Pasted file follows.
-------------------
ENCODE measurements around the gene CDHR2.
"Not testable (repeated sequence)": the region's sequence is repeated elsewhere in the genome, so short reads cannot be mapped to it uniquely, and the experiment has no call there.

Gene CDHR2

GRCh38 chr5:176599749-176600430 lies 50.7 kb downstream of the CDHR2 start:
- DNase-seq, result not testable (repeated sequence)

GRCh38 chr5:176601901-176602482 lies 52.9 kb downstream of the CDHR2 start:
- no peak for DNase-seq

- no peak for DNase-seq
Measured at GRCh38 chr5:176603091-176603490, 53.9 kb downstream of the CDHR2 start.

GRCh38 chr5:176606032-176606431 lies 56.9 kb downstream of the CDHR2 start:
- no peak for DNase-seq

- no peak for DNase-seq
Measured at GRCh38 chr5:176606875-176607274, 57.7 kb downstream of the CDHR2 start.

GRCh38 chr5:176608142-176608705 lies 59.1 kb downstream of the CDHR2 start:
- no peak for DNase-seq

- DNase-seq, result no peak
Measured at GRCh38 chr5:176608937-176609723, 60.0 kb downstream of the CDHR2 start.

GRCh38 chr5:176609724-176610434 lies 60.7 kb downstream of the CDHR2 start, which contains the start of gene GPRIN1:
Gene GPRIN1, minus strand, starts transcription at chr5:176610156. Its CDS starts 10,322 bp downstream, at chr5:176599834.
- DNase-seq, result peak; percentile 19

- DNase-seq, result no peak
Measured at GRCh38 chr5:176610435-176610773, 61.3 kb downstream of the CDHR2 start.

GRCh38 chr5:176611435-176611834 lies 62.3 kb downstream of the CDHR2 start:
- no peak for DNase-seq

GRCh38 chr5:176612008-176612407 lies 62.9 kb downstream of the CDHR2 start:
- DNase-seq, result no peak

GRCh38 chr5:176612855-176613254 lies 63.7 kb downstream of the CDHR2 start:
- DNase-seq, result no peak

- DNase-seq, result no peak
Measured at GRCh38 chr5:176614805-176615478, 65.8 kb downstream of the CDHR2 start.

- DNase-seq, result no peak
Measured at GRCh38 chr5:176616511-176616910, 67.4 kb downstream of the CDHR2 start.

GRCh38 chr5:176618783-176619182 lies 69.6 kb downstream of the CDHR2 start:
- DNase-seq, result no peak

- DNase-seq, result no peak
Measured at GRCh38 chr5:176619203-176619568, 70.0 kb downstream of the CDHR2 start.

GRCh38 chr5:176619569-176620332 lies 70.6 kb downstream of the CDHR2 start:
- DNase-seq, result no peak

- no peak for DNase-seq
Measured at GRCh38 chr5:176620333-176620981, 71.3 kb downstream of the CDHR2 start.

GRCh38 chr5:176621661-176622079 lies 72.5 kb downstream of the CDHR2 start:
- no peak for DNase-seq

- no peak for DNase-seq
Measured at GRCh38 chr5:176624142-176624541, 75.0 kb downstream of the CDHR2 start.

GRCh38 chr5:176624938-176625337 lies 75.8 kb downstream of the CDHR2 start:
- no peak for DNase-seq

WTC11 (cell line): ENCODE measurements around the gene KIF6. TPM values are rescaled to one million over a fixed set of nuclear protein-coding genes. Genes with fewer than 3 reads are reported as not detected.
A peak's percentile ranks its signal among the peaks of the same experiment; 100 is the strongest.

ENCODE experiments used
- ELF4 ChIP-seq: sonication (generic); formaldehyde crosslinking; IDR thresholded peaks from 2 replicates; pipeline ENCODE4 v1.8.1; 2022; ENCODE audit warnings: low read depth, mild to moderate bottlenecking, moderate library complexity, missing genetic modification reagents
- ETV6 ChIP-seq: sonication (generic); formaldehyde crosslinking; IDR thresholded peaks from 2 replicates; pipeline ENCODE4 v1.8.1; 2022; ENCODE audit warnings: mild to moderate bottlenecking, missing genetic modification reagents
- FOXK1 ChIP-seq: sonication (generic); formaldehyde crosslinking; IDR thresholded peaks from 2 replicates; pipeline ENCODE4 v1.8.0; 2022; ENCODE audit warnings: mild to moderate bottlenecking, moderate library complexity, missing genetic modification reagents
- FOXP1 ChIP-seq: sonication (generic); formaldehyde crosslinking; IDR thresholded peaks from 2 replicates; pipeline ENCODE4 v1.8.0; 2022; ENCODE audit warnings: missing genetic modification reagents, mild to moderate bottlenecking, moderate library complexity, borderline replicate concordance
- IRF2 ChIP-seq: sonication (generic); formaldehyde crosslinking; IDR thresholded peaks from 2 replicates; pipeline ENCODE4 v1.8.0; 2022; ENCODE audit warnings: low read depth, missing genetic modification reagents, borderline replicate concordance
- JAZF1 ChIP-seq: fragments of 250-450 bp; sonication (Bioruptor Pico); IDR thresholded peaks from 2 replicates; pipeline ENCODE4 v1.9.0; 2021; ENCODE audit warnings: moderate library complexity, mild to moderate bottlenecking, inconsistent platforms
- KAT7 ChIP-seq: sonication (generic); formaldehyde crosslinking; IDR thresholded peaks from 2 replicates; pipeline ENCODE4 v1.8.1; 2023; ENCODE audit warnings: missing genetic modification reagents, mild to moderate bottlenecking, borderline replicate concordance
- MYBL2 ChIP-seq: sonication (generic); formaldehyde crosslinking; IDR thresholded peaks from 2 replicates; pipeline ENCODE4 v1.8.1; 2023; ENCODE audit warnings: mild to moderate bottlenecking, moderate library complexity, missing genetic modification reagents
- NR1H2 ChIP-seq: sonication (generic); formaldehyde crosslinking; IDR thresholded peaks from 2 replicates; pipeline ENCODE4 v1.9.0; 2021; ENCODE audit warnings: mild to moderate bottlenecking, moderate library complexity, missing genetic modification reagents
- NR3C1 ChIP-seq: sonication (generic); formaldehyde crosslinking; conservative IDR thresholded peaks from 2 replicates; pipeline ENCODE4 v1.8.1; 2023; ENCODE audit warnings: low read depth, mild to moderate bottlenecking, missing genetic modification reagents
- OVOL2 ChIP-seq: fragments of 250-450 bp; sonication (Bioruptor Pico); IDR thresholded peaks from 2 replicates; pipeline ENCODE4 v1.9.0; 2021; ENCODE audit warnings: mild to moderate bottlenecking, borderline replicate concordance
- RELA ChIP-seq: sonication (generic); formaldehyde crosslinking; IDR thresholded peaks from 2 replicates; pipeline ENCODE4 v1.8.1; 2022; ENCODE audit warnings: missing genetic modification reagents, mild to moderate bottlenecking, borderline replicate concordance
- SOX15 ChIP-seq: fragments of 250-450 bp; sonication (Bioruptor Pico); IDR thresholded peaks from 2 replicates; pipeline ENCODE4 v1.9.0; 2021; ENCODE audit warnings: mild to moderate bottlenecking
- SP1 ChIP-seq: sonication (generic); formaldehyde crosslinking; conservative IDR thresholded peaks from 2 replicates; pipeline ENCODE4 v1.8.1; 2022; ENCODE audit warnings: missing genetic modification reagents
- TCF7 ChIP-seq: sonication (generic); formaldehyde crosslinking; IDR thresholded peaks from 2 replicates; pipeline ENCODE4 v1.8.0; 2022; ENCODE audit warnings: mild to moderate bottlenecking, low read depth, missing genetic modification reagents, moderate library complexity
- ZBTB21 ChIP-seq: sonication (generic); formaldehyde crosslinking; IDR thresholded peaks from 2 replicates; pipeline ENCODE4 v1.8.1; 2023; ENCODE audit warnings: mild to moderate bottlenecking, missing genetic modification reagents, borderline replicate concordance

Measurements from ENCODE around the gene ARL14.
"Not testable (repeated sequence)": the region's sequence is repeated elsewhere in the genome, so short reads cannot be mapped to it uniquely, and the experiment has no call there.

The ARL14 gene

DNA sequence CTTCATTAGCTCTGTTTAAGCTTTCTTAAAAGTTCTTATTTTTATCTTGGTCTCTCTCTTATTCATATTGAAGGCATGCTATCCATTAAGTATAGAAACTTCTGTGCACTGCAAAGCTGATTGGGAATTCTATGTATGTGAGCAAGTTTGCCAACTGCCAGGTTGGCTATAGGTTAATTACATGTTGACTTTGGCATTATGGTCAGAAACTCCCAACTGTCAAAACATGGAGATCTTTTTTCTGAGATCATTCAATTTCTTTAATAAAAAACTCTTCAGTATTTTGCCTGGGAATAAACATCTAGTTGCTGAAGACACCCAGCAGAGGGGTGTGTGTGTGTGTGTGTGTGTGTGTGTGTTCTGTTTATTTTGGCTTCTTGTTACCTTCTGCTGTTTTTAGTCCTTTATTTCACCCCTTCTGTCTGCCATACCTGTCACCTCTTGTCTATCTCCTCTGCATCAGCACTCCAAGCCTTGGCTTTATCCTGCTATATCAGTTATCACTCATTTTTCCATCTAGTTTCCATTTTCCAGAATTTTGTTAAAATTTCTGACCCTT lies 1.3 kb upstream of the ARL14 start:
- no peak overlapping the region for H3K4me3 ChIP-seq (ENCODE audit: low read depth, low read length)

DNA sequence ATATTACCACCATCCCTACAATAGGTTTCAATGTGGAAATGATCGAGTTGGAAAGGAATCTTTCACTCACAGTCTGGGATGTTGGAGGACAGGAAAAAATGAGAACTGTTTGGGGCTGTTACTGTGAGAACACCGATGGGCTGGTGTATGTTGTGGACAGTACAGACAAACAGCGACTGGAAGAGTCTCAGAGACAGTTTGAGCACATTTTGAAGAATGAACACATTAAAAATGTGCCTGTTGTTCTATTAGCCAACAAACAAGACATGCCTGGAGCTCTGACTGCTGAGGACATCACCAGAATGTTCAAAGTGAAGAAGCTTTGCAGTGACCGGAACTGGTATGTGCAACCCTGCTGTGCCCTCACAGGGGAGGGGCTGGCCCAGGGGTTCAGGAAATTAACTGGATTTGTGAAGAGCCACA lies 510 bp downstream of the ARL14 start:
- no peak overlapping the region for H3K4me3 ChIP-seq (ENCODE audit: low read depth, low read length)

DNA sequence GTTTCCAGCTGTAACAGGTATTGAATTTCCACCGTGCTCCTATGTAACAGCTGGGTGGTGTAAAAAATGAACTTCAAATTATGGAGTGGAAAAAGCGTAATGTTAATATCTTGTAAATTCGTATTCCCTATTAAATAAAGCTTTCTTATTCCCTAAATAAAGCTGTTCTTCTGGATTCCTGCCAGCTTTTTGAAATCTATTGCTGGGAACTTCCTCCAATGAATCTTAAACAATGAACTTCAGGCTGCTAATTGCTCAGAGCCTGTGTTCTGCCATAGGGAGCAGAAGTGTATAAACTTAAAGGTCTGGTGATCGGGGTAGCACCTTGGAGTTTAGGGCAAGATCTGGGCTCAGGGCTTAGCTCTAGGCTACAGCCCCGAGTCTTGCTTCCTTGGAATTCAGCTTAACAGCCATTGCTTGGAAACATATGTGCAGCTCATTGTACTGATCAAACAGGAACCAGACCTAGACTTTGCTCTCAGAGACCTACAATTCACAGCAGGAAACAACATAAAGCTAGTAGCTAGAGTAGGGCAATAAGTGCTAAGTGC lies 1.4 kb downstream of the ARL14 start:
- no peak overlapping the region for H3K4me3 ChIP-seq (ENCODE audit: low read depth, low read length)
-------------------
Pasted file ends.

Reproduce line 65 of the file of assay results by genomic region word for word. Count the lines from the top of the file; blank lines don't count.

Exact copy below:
- ZBTB21 ChIP-seq: sonication (generic); formaldehyde crosslinking; IDR thresholded peaks from 2 replicates; pipeline ENCODE4 v1.8.1; 2023; ENCODE audit warnings: mild to moderate bottlenecking, missing genetic modification reagents, borderline replicate concordance